They are all enchantment, those who once behold 'em,
Are made their slaves for ever.
Then I will wink and fight with 'em.
'Tis but in vain, for when your eyes are shut,
They through the lids will shine, and pierce your soul;
Absent, they will be present to you.
They'l haunt you in your very sleep.
Then I'le revenge it on 'em when I wake.
You are without all possibility of revenge,
 They are so
beautiful that you can ne're attempt,
Nor wish to hurt them.
Are they so beautiful?
Calm sleep is not so soft, nor Winter Suns,
Nor Summer Shades so pleasant.
Can they be fairer than the Plumes of Swans?
Or more delightful than the Peacocks Feathers?
Or than the gloss upon the necks of Doves?
Or have more various beauty than the Rain-bow?
These I have seen, and without danger wondred at.
All these are far below 'em. Nature made
Nothing but Woman dangerous and fair:
Therefore if you should chance to see 'em,
Avoid 'em streight, I charge you.
Well, since you say they are so dangerous,
I'le so far shun 'em as I may with safety of the
Unblemish'd honour which you taught me.
But let 'em not provoke me, for I'm sure I shall
Not then forbear them.
Go in and read the Book I gave you last.
Tomorrow I may bring you better news.
I shall obey you, Sir.
So, so; I hope this lesson has secur'd him,
For I have been constrain'd to change his Lodging
From yonder Rock where first I bred him up,
 And here
have brought him home to my own Cell,
Because the Shipwrack happen'd near his Mansion.
I hope he will not stir beyond his limits,
For hither he hath been all obedience;
The Planets seem to smile on my designs,
And yet there is one sullen cloud behind,
I would it were disperst.
[Enter Miranda and Dorinda.
How, my daughters! I thought I had instructed
Them enough: Children! retire;
Why do you walk this way?
It is within our bounds, Sir.
But both take heed, that path is very dangerous.
Remember what I told you.
Is the man that way, Sir?
All that you can imagine is ill there,
The curled Lyon, and the rugged Bear
Are not so dreadful as that man.
Oh me, why stay we here then?
I'le keep far enough from his Den, I warrant him.
But you have told me, Sir, you are a man;
And yet you are not dreadful.
I child! but I am a tame man; old men are tame
By Nature, but all the danger lies in a wild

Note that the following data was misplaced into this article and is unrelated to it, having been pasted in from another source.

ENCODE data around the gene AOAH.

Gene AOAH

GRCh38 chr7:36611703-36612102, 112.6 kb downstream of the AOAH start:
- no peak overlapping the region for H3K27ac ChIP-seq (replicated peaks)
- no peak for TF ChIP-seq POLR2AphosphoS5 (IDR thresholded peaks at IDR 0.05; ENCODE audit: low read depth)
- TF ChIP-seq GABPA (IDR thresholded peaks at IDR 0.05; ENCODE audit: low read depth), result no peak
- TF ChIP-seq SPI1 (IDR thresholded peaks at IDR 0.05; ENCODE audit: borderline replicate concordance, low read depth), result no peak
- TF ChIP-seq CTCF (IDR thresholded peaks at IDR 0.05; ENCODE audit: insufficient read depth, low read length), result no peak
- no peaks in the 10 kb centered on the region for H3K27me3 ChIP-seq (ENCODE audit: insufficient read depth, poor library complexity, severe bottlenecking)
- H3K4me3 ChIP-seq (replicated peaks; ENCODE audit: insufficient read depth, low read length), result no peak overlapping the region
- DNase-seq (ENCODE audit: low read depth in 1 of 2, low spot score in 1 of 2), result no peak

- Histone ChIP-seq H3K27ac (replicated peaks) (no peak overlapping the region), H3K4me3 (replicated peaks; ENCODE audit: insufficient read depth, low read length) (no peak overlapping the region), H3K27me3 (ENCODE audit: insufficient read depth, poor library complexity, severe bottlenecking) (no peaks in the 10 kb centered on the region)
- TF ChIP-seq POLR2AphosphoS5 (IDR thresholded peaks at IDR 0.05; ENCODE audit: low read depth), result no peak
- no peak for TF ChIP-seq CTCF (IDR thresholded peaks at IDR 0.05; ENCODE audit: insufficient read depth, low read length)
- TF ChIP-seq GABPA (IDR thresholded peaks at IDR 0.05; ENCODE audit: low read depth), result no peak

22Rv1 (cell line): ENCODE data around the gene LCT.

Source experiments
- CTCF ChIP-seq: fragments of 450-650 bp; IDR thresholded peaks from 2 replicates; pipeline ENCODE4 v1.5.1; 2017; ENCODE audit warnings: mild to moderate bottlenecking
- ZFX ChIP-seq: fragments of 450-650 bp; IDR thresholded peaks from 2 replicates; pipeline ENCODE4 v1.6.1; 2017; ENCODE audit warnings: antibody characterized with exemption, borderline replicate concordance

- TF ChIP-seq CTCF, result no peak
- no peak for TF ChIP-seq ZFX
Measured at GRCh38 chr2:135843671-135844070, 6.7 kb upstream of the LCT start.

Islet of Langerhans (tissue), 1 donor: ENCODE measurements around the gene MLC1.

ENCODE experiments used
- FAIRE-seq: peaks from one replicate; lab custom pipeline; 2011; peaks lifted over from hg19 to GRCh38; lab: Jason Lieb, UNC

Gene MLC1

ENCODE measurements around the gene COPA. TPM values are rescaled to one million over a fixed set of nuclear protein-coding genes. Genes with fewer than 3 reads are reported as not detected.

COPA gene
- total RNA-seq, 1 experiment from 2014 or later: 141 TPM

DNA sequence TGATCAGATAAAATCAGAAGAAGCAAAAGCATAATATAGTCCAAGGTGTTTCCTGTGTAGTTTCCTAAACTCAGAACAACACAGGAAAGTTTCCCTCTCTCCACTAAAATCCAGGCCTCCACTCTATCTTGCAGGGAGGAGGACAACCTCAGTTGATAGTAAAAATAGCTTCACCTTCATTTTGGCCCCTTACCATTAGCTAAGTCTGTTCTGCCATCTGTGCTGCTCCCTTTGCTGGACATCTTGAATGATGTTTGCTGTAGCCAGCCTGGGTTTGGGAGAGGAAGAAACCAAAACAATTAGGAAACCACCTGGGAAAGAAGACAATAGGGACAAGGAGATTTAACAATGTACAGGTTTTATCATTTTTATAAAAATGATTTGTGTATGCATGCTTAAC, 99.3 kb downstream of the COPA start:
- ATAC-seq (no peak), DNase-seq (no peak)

Do they run wild about the Woods?
 No, they
are wild within Doors, in Chambers,
And in Closets.
But Father, I would stroak 'em and make 'em gentle,
Then sure they would not hurt me.
You must not trust them, Child: no woman can come
Neer 'em but she feels a painfull nine Months:
Well I must in; for new affairs require my
Presence: be you, Miranda, your Sister's Guardian.
Come, Sister, shall we walk the other way,
The man will catch us else, we have but two legs,
And he perhaps has four.
Well, Sister, though he have; yet look about you
And we shall spy him e're he comes too near us.
Come back, that way is towards his Den.
Let me alone; I'le venture first, for sure he can
Devour but one of us at once.
How dare you venture?
We'll find him sitting like a Hare in's Form,
And he shall not see us.
I, but you know my Father charg'd us both.
But who shall tell him on't? we'll keep each
I dare not for the world.
But how shall we hereafter shun him, if we do not
Know him first?
 Nay I
confess I would fain see him too. I find it in my Nature, because
my Father has forbidden me.
I, there's it, Sister, if he had said nothing I had been quiet.
Go softly, and if you see him first, be quick and becken me away.
Well, if he does catch me, I'le humble my self to him,
And ask him pardon, as I do my Father,
When I have done a fault.
And if I can but scape with life, I had rather be in pain nine
Months, as my Father threatn'd, than lose my longing.
The Scene changes, and discovers
in a Cave walking, his face from the Audience.
Prospero has often said that Nature makes
Nothing in vain: why then are women made?
Are they to suck the poyson of the Earth,
As gaudy colour'd Serpents are? I'le ask that
Question, when next I see him here.
Enter Miranda and Dorinda peeping.
O Sister, there it is, it walks about like one of us.
I, just so, and has legs as we have too.
It strangely puzzles me: yet 'tis most likely
Women are somewhat between men and spirits.
Heark! it talks, sure this is not it my Father meant,
For this is just like one of us: methinks I am not half
So much afraid on't as I was; see, now it turns this way.
Heaven! what a goodly thing it is?